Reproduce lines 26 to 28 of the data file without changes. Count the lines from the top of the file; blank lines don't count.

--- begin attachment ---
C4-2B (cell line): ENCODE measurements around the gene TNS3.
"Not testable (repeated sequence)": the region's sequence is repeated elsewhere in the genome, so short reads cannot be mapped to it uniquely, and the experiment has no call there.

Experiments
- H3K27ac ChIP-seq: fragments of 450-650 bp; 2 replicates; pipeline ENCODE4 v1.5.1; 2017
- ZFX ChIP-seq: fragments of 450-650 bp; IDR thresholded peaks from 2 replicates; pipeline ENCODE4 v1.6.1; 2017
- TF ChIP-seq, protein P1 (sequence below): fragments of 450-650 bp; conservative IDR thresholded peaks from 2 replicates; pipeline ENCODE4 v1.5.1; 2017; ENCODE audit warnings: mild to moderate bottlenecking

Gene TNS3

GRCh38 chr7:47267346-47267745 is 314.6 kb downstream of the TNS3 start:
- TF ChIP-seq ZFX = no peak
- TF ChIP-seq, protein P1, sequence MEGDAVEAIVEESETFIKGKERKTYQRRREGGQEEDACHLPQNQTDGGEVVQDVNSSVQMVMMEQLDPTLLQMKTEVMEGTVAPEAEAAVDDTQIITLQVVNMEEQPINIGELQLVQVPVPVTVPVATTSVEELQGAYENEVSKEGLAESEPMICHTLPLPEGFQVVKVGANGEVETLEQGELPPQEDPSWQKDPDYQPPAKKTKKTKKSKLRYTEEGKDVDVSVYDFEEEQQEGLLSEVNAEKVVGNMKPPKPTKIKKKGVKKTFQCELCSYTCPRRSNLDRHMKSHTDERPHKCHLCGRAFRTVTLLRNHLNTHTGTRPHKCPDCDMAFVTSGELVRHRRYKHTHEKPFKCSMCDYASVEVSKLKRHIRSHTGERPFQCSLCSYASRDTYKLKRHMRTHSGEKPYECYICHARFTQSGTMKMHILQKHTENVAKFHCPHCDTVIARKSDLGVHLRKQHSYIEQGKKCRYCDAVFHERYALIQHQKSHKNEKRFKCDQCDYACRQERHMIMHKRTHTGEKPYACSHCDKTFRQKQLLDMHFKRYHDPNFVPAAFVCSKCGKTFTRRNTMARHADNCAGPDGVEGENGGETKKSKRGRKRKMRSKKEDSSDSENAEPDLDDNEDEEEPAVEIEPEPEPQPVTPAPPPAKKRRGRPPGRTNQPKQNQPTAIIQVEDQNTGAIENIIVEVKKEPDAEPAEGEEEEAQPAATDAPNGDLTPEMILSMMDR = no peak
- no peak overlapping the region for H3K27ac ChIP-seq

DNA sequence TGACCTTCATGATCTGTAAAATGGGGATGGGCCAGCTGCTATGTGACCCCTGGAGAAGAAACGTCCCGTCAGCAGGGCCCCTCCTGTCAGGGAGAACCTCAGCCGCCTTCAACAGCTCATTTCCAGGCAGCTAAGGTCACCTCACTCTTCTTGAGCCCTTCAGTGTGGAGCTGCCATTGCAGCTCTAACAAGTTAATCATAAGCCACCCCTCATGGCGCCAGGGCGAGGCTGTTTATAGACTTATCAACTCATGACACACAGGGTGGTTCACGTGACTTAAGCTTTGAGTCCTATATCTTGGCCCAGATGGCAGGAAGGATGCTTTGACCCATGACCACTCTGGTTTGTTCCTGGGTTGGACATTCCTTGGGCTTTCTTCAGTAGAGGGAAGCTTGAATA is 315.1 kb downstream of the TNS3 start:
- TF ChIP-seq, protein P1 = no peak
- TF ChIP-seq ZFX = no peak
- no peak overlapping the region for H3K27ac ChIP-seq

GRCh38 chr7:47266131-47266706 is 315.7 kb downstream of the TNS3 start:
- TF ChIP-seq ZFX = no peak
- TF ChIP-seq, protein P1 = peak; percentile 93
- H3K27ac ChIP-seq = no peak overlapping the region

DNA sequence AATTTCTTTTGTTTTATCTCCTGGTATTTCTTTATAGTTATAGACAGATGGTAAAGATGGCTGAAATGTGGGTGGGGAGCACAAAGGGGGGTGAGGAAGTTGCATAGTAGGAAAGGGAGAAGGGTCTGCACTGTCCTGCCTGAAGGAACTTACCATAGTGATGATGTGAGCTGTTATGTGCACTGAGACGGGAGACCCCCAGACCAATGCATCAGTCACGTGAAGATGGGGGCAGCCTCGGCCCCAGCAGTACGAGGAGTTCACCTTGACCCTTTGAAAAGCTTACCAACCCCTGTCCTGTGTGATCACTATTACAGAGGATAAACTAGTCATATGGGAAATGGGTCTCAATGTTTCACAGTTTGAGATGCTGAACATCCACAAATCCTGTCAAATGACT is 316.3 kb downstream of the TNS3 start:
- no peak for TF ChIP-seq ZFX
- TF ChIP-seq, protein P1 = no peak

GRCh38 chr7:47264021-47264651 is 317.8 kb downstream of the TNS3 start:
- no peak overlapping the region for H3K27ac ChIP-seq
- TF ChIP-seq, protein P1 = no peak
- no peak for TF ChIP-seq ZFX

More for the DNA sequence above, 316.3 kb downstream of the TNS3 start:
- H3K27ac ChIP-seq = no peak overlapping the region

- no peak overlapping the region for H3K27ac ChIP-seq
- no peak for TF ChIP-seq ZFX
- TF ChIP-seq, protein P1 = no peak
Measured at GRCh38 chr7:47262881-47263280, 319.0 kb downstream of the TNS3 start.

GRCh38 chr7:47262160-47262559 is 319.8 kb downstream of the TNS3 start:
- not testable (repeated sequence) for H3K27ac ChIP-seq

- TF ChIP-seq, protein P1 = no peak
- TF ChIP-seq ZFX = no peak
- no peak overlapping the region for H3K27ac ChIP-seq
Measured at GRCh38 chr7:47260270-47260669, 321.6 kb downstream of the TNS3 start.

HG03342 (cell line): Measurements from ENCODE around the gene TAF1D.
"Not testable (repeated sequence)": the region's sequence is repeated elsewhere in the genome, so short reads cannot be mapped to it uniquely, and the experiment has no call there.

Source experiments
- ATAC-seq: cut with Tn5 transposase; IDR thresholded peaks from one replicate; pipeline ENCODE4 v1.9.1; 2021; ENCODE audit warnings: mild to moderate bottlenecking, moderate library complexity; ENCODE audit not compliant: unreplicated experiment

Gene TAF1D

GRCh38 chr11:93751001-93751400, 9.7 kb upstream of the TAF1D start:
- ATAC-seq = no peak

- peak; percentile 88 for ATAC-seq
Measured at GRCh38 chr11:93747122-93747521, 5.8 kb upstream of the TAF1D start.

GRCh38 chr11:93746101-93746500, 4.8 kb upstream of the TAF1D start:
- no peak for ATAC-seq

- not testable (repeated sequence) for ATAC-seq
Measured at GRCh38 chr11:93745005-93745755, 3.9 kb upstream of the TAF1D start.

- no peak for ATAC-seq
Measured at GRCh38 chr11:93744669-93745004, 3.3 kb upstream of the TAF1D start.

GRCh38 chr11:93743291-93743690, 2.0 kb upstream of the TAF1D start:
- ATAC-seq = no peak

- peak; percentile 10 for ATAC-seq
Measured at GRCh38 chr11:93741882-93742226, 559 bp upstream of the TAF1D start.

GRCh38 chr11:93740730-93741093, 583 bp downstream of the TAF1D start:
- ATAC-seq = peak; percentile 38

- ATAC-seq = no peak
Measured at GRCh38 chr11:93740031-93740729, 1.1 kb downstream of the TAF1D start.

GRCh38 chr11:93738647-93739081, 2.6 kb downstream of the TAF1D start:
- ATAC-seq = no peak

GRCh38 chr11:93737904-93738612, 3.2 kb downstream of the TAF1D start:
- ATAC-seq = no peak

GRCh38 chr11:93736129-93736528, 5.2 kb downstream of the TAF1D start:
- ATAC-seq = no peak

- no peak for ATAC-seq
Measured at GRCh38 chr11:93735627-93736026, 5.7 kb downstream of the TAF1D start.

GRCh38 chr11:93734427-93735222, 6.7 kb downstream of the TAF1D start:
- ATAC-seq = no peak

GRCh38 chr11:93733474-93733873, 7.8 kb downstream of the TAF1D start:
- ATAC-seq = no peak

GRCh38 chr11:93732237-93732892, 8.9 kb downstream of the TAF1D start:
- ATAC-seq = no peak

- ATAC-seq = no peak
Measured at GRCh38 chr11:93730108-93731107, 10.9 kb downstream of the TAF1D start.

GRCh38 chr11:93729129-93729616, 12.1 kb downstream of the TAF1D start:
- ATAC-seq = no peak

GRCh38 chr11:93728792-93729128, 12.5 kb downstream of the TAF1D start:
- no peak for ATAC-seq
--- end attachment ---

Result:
- no peak for TF ChIP-seq ZFX

More for the DNA sequence above, 316.3 kb downstream of the TNS3 start:
- H3K27ac ChIP-seq = no peak overlapping the region